It’s meant to be entertainment, but I’m pretty sure that every educator in the room at the NAISAC plenary sessions is entertained by far more than the sweet sounds of the student groups whose performances precede the speechifying. It’s not just the music that’s on display; it’s the kids.
A few years back I started looking around at my fellow audience members during these performances. No adult has ever listened to kid-produced music so intently just to appreciate the tunes, and it became clear to me that nearly everyone in the room—thousands of us, teachers all—was watching those kids and doing just what I do when I watch: I was analyzing, pondering, and creating backstories for the kids whose expressions, dress, body language, and apparent levels of engagement are on full display for an audience whose members lives’ work is figuring out kids.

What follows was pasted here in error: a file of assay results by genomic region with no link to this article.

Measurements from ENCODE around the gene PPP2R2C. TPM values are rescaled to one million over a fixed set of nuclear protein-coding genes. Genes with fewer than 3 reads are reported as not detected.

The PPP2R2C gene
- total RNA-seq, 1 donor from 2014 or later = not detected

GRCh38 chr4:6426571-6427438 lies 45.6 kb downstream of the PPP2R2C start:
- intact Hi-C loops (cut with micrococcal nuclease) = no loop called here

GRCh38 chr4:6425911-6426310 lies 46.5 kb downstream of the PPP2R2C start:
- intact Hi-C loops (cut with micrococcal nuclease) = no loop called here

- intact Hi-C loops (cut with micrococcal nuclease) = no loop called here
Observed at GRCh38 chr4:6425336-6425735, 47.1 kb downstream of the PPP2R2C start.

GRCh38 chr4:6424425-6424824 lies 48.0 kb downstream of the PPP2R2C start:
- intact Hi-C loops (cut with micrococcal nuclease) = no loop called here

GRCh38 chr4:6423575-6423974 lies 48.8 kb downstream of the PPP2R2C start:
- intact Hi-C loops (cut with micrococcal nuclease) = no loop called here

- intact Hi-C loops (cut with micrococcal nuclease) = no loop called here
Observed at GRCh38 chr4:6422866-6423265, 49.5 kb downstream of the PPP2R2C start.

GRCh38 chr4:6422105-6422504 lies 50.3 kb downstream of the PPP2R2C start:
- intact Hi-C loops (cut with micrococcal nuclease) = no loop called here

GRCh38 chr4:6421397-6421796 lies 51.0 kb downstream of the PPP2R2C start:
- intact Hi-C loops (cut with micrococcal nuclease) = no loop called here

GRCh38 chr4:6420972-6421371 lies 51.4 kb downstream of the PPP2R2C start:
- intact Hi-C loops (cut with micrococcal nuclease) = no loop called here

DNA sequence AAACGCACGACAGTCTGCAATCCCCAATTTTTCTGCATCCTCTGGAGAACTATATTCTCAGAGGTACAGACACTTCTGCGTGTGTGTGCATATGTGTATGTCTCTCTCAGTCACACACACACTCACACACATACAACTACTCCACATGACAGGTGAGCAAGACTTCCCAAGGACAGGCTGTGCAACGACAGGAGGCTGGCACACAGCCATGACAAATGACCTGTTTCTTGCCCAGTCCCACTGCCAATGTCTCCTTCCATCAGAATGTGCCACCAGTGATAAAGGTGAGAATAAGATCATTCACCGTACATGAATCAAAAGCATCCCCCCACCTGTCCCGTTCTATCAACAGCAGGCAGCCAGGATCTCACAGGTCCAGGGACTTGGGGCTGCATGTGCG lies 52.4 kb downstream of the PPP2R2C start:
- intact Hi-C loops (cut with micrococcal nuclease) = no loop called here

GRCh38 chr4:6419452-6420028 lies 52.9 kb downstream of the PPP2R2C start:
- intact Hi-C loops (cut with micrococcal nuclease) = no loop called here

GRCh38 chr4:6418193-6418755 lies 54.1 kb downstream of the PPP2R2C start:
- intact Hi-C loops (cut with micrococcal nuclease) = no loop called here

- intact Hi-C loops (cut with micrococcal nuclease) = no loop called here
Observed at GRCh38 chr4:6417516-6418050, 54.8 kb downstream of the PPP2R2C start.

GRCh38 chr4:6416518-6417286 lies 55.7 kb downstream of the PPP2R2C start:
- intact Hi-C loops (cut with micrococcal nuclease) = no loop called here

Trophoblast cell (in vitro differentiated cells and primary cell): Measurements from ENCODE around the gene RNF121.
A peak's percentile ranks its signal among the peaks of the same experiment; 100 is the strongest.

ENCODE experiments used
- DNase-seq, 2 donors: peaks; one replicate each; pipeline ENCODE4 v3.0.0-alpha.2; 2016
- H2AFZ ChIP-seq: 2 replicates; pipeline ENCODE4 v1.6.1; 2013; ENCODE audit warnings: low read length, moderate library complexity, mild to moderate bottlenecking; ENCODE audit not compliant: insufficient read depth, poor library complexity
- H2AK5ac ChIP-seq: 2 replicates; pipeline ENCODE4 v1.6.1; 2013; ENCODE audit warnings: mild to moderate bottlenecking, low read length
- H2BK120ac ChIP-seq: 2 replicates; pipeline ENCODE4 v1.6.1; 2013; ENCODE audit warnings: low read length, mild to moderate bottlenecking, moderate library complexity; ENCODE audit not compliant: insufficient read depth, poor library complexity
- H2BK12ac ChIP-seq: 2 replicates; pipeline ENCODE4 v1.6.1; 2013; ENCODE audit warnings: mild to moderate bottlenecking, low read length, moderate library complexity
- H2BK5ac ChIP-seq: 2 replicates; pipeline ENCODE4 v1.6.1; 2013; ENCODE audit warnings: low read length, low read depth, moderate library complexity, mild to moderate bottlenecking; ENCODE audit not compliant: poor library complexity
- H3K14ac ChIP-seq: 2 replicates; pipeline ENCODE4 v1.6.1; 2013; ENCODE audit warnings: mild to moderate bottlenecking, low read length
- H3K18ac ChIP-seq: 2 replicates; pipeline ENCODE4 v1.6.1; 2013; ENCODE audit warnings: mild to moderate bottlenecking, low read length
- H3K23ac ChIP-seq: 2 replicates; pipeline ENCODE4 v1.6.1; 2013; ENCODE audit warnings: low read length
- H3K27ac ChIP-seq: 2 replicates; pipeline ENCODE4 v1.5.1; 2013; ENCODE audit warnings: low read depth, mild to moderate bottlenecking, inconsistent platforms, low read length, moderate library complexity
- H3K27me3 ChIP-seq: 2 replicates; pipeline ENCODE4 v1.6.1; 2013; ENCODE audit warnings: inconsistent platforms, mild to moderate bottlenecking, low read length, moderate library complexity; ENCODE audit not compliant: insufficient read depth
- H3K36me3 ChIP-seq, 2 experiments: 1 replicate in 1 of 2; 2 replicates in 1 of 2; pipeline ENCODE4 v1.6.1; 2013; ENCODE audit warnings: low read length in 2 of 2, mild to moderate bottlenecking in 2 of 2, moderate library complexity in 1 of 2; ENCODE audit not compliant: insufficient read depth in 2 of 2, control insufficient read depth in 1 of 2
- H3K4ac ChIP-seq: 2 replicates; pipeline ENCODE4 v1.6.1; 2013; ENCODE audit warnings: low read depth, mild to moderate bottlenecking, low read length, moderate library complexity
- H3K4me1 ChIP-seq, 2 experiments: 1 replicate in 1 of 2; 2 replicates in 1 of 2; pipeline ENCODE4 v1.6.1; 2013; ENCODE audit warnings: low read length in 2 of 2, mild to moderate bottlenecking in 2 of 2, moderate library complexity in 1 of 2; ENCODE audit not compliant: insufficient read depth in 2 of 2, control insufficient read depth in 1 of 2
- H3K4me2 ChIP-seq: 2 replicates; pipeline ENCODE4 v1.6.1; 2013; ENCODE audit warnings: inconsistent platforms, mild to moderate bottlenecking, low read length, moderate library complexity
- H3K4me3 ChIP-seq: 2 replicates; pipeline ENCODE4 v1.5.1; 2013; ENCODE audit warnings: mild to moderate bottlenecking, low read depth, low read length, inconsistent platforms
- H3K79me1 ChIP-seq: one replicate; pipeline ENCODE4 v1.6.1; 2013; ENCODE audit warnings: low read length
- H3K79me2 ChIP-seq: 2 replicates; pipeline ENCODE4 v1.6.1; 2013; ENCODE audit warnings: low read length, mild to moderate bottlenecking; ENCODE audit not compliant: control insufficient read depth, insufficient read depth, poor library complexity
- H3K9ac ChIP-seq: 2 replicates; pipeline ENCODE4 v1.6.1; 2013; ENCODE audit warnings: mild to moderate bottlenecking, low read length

It’s a panorama of essential kid-ness: The head bobbers, the silent starers, the earnest angels, the unmade beds, the stage-frightened automata—they’re all there for us to see, magnified on the Jumbotron screens. We can try to imagine what they are like in class, what they’re like at home, how they think, what they’re like as friends, how they feel about the experience they’re having. We empathize, we applaud, we sometimes mentally chastise; we can even imagine on occasion what the choral or orchestra director must be thinking. We can see—or guess—who is Old Reliable and who just doesn’t know the words–never has, never will. We can see who is transported by the music they are creating and who isn’t quite aware—perhaps because of the giant audience before them—that they are actually making music.
The Annual Conference has many pleasures, but I will confess that watching those kids, and imagining what three or four thousand educators are thinking and feeling and taking pleasure in as they watch along with me, gives me an enormous and heartening feeling of satisfaction and community—the feeling that we are all in this together, and that we share something truly profound.